Pre-cut green/gold Wakefield priest’s stole   $65

Sets of 18 inch orphreys: Fairford, Florence, green/gold St. Margaret, green/gold ($15), Wakefield ($25) 

BLACK –

Ely – narrow            $25

Prospect – this is a domestic fabric and is the deepest possible blue.     $25

Fairford         $45

Black/silver Fairford – amazing as orphreys on black Dupioni with silver lining!  $45

Silver Roman Scroll – 4 

BLUE –

St. Aiden       $25

Blue/gold Fairford – 4 stole lengths 72 inches long  $55

Sets of 18 inch orphreys – blue/gold Fairford ($15) 

Gold –

Fairford – 3  $45

Cloth of Gold – 4

Roman Scroll (bright gold Lenten gold) – 3 each

Set of 18 inch Cloth of Gold Orphreys – 4

Set of 18 inch Roman Scroll Orphreys (bright gold and Lenten gold) – 3 each 

ROSE – This is the true liturgical rose

Winchester – 4       $40

Sets of 18 inch orphreys: Rose Florence ($15) 

TAPESTRIES –

Red Aragon orphreys – 1

Green Aragon orphreys – 2

Golden Verona orphreys – 1 

MISC. –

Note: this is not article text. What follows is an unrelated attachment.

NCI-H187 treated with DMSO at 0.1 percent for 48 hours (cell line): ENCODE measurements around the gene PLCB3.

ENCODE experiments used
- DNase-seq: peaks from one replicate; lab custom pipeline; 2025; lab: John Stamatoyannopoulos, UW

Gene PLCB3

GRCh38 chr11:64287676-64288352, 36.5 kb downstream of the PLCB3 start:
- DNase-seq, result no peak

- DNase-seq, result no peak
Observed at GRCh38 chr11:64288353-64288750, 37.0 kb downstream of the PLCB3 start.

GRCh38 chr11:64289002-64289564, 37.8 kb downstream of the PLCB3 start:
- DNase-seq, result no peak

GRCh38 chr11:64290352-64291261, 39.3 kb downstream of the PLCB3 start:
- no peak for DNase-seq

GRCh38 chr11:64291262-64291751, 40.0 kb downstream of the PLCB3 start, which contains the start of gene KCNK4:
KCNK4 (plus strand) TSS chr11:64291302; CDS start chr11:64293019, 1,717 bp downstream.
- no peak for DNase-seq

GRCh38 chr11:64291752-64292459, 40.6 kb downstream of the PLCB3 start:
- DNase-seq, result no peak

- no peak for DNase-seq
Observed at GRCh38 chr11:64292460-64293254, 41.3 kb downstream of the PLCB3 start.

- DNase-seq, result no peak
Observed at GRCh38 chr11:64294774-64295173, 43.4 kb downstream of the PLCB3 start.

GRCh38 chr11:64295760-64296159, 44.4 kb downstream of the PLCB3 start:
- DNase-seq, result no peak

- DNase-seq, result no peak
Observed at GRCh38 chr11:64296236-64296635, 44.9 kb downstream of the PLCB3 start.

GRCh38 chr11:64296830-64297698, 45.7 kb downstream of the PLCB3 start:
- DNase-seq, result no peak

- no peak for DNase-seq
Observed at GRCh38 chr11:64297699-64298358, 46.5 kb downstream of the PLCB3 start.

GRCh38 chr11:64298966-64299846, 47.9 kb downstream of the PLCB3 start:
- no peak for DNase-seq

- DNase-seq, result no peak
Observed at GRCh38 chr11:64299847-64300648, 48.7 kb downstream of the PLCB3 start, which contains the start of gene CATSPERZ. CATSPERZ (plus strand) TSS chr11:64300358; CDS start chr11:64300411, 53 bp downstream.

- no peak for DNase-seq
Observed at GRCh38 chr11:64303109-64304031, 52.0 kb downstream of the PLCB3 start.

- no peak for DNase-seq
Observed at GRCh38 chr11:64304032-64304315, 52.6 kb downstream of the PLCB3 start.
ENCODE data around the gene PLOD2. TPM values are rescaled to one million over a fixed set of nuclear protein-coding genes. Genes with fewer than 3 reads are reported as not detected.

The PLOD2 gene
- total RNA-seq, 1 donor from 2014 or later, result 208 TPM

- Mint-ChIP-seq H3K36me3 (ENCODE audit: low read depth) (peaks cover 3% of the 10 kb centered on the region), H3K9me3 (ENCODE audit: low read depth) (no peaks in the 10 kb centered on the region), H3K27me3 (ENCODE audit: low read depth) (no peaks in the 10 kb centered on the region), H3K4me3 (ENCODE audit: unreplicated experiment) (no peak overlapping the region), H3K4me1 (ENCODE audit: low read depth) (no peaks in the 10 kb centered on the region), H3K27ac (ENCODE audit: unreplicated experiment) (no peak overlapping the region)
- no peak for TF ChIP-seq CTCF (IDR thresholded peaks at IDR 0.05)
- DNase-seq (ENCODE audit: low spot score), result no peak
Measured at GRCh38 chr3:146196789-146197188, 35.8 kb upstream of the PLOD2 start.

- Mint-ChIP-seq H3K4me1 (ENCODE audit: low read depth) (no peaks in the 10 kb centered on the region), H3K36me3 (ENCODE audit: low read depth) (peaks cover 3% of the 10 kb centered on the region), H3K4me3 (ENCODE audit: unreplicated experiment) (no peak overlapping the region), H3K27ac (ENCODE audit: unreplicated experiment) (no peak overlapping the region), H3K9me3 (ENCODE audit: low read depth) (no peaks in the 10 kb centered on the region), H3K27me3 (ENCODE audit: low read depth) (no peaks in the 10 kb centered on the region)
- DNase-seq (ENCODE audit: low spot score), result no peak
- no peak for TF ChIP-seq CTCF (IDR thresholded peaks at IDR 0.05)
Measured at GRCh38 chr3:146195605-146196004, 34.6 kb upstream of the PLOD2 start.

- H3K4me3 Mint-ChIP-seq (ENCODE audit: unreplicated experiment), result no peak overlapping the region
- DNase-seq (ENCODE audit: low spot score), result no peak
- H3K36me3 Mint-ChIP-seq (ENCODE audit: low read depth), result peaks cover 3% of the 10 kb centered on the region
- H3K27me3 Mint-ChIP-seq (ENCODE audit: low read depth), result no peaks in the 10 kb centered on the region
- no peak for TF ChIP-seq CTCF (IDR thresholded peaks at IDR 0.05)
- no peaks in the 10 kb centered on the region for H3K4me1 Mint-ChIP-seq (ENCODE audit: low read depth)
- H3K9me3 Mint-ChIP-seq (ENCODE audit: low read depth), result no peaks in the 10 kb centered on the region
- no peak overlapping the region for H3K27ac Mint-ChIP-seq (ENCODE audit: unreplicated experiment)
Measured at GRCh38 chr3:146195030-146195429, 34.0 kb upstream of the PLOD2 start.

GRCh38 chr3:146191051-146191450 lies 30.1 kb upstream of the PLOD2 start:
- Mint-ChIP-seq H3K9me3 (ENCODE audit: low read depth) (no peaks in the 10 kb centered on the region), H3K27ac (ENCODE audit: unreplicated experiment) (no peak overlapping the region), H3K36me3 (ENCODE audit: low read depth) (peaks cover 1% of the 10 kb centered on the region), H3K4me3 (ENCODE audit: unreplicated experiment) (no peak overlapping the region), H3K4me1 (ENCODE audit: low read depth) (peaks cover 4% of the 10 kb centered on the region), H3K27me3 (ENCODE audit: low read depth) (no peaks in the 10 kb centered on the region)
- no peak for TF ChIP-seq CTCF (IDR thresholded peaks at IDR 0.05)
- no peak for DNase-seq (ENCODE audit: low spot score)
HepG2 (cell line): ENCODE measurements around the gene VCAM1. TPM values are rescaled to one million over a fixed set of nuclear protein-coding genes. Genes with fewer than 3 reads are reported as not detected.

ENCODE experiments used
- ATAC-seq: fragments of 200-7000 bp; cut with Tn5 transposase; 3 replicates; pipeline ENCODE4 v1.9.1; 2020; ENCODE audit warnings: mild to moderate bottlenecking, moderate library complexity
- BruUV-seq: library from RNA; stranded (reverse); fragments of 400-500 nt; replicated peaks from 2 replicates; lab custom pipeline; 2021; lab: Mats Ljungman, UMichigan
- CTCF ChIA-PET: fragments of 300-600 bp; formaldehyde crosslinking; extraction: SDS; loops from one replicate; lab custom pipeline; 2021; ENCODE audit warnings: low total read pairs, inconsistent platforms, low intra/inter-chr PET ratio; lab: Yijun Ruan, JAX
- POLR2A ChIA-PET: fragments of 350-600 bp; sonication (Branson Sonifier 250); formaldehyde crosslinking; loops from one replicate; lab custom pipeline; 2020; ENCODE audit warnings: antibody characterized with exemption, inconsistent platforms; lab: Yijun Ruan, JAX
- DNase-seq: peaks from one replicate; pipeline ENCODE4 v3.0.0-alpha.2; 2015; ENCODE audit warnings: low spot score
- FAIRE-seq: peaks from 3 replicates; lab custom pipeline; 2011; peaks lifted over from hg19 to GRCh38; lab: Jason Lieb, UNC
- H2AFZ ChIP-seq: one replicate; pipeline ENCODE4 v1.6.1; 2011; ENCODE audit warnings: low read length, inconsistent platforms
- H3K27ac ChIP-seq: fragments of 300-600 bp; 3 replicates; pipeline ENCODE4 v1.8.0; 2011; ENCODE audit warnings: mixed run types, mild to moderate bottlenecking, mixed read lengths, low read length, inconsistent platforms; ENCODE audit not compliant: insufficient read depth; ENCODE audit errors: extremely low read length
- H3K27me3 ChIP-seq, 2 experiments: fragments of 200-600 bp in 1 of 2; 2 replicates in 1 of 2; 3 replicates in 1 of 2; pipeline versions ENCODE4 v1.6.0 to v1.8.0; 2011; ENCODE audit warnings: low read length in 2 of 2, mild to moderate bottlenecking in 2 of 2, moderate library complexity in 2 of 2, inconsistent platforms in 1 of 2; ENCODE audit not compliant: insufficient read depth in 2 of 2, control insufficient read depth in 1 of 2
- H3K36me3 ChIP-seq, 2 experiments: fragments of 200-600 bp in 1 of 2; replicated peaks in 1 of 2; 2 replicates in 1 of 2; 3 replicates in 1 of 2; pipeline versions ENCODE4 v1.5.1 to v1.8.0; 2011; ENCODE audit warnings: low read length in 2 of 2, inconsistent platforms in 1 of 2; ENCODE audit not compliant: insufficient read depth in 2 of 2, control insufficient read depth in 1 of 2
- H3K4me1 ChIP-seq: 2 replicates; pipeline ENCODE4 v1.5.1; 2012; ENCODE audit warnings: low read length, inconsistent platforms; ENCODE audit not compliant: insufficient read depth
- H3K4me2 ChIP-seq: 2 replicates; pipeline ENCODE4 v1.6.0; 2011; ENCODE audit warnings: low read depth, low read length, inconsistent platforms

1 Green Winchester stole length with faintly visible imperfection

2 Green Fairford stole lengths with slightly scant Verona tapestry orphreys

1 Teal blue Dupioni silk stole length with golden Verona orphrey – deep red lining

2 Teal blue Dupioni silk stole lengths

2 Teal blue Dupioni silk stole lengths with persimmon linings

1 Blue tone-on-tone Prospect stole length and orphreys with fringe and galloon

1 Red St. Nicholas stole length – already cut

3 White polyester stole lengths with golden fleur de lys  orphreys

Note:  The fabric patterns available here are appropriate for constructing all of my stole patterns EXCEPT the wide deacon’s stole and the V-Back stole.  If you want to construct one of those, it can be done – we’ll have to talk about it.  For instance: I’ve just purchased back large remnants that a customer cannot use.  The fabric is the Venezia tapestry (which I love!) and it’s wide enough to make either a V-Back or a wide deacon’s stole.  So, add this to the list.